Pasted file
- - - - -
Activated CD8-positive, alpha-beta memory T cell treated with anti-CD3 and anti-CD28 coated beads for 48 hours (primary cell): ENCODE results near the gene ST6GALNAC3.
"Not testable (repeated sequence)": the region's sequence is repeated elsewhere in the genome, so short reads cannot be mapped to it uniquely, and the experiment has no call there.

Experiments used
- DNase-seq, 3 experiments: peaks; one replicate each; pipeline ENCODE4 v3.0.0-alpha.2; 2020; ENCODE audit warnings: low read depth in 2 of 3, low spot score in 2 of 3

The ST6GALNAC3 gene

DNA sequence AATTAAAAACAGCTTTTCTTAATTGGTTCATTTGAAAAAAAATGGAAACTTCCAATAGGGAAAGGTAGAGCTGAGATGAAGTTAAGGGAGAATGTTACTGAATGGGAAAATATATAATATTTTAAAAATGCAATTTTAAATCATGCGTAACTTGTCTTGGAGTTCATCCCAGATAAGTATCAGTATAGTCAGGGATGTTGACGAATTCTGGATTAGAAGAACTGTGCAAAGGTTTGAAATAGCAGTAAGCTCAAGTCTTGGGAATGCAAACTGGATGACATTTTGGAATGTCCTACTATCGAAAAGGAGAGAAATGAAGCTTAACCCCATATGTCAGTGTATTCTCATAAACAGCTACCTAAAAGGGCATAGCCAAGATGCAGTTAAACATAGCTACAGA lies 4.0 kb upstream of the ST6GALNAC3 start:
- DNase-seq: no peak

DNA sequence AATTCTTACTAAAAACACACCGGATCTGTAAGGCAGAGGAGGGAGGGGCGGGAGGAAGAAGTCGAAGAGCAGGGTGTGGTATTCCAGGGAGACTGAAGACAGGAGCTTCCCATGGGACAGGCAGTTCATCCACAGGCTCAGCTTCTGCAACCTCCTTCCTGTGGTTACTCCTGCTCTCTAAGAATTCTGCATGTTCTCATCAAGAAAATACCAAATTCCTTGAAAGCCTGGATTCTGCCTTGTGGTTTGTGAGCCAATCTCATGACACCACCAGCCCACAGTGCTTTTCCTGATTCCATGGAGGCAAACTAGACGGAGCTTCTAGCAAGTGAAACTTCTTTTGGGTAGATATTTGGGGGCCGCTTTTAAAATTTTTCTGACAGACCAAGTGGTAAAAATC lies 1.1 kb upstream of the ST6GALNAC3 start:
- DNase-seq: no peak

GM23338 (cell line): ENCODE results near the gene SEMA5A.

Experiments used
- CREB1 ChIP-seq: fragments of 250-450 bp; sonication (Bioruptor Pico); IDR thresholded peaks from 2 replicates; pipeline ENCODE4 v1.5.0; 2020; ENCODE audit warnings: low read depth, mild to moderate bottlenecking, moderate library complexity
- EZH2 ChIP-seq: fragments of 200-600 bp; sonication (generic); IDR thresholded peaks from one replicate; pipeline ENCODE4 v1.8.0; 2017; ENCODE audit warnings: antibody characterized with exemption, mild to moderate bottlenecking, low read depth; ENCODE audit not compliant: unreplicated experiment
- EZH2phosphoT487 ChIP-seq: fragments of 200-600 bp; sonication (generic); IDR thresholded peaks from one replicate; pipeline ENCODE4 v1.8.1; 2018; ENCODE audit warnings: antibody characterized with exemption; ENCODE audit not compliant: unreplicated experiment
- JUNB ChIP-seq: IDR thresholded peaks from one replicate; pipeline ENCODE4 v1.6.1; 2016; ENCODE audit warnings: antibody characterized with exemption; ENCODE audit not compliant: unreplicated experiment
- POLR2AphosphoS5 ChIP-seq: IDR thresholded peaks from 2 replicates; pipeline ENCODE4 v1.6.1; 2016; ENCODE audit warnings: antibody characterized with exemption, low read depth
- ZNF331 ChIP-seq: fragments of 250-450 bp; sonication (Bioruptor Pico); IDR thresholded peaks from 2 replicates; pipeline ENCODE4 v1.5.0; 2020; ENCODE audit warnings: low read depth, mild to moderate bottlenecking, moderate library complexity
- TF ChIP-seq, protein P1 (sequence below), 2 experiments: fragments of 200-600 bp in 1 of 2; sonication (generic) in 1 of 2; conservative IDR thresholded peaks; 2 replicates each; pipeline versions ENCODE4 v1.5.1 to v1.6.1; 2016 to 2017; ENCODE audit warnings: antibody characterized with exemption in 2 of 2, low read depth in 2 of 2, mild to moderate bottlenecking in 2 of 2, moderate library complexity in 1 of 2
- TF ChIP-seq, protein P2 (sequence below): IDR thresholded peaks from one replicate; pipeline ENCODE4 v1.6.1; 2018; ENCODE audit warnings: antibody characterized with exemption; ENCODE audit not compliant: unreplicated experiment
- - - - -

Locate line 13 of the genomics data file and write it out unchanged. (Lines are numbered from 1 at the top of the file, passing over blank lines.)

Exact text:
- EZH2 ChIP-seq: fragments of 200-600 bp; sonication (generic); IDR thresholded peaks from one replicate; pipeline ENCODE4 v1.8.0; 2017; ENCODE audit warnings: antibody characterized with exemption, mild to moderate bottlenecking, low read depth; ENCODE audit not compliant: unreplicated experiment